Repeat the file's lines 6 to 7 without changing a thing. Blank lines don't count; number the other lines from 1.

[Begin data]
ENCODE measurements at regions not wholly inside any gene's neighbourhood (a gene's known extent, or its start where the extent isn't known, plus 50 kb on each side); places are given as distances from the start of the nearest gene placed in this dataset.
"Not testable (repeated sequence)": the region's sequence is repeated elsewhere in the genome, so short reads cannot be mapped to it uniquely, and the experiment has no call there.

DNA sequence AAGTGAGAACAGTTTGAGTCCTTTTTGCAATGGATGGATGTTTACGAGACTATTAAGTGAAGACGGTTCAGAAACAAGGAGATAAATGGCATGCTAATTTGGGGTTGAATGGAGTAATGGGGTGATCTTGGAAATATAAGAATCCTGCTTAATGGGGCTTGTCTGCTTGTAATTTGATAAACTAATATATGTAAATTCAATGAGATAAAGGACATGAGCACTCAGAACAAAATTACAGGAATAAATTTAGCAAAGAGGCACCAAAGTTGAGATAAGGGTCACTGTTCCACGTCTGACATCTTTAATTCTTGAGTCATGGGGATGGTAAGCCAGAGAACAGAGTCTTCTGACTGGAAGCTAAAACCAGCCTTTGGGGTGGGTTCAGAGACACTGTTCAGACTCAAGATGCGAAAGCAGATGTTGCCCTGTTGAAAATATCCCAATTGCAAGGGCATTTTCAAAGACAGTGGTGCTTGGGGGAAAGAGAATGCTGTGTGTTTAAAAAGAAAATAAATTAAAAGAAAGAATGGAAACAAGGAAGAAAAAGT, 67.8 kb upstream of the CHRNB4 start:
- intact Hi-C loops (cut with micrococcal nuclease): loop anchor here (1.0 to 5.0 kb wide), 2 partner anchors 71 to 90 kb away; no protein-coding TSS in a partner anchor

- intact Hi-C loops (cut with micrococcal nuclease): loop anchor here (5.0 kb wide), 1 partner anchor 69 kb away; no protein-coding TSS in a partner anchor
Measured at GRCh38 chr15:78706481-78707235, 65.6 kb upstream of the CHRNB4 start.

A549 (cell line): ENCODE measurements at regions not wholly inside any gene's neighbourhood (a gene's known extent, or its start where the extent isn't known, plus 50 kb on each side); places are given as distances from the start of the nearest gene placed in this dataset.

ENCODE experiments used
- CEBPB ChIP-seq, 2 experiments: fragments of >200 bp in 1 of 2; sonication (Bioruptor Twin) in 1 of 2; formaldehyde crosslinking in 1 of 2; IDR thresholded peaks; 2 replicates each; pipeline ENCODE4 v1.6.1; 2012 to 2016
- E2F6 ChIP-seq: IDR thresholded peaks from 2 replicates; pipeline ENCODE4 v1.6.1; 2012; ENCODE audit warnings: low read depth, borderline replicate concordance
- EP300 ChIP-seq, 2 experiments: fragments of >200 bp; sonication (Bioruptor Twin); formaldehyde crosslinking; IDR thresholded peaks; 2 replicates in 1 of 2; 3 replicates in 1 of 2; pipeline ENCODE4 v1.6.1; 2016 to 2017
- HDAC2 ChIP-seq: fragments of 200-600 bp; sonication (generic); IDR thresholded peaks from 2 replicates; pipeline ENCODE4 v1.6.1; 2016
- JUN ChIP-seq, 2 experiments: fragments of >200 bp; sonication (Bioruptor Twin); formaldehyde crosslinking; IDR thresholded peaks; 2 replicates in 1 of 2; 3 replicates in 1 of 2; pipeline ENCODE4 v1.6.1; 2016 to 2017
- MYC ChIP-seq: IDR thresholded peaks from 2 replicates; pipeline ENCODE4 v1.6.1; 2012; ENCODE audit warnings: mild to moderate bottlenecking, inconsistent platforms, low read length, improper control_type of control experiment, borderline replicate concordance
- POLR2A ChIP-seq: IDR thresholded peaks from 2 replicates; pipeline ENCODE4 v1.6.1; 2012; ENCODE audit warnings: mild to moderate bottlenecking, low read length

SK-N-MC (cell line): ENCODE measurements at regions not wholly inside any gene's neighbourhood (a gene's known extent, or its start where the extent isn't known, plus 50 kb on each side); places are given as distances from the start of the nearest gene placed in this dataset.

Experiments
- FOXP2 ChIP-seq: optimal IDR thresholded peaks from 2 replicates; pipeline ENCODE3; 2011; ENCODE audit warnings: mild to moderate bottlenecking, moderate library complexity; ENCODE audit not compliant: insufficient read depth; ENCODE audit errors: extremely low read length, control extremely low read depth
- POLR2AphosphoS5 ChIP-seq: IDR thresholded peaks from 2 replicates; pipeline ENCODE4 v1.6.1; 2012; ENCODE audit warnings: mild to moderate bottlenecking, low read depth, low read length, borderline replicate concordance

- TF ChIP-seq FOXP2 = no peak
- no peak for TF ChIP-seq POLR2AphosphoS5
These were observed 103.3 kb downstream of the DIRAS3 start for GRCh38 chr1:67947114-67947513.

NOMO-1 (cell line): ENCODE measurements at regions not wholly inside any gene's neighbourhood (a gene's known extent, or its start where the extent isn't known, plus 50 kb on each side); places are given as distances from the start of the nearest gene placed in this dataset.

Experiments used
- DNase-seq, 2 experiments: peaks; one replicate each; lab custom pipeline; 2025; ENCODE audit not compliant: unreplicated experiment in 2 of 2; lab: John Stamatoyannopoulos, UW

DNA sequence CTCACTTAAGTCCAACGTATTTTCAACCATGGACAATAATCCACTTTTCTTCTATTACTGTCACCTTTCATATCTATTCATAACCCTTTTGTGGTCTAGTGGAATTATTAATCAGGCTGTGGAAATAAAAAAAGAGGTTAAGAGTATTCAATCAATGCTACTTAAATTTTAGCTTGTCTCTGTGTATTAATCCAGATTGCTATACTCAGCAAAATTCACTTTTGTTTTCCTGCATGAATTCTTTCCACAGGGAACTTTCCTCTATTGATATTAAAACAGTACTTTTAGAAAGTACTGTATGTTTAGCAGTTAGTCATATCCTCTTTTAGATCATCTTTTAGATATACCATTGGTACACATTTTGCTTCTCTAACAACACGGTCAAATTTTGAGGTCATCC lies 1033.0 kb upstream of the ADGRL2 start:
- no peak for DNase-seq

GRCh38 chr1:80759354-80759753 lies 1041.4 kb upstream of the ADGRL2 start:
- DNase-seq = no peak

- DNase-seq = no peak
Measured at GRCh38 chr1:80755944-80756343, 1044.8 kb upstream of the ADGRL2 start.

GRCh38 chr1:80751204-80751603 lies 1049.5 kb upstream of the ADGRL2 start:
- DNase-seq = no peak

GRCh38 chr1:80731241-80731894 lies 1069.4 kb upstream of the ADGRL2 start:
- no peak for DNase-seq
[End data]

Measured at GRCh38 chr15:78706481-78707235, 65.6 kb upstream of the CHRNB4 start.

A549 (cell line): ENCODE measurements at regions not wholly inside any gene's neighbourhood (a gene's known extent, or its start where the extent isn't known, plus 50 kb on each side); places are given as distances from the start of the nearest gene placed in this dataset.